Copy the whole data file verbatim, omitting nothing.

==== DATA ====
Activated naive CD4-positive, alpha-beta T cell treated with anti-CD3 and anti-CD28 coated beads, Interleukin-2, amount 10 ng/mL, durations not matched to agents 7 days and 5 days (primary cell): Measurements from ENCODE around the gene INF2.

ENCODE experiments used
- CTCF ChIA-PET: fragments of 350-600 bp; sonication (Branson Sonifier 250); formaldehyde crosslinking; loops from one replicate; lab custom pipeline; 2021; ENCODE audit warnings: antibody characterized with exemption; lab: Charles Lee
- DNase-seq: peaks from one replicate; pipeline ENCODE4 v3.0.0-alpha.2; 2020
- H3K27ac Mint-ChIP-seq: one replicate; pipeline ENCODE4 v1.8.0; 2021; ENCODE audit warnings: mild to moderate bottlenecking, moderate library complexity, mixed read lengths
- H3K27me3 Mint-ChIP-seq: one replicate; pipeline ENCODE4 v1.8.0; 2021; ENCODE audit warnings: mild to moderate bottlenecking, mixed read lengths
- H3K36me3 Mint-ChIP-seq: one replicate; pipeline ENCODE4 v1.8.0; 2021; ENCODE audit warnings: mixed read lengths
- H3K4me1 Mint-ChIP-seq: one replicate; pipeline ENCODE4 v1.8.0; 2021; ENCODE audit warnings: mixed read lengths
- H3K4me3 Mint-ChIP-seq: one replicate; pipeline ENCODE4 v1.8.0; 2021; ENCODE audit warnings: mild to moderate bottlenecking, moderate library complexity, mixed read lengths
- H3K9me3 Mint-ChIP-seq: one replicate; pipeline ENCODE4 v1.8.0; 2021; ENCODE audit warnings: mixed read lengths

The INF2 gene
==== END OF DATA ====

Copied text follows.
Activated naive CD4-positive, alpha-beta T cell treated with anti-CD3 and anti-CD28 coated beads, Interleukin-2, amount 10 ng/mL, durations not matched to agents 7 days and 5 days (primary cell): Measurements from ENCODE around the gene INF2.

ENCODE experiments used
- CTCF ChIA-PET: fragments of 350-600 bp; sonication (Branson Sonifier 250); formaldehyde crosslinking; loops from one replicate; lab custom pipeline; 2021; ENCODE audit warnings: antibody characterized with exemption; lab: Charles Lee
- DNase-seq: peaks from one replicate; pipeline ENCODE4 v3.0.0-alpha.2; 2020
- H3K27ac Mint-ChIP-seq: one replicate; pipeline ENCODE4 v1.8.0; 2021; ENCODE audit warnings: mild to moderate bottlenecking, moderate library complexity, mixed read lengths
- H3K27me3 Mint-ChIP-seq: one replicate; pipeline ENCODE4 v1.8.0; 2021; ENCODE audit warnings: mild to moderate bottlenecking, mixed read lengths
- H3K36me3 Mint-ChIP-seq: one replicate; pipeline ENCODE4 v1.8.0; 2021; ENCODE audit warnings: mixed read lengths
- H3K4me1 Mint-ChIP-seq: one replicate; pipeline ENCODE4 v1.8.0; 2021; ENCODE audit warnings: mixed read lengths
- H3K4me3 Mint-ChIP-seq: one replicate; pipeline ENCODE4 v1.8.0; 2021; ENCODE audit warnings: mild to moderate bottlenecking, moderate library complexity, mixed read lengths
- H3K9me3 Mint-ChIP-seq: one replicate; pipeline ENCODE4 v1.8.0; 2021; ENCODE audit warnings: mixed read lengths

The INF2 gene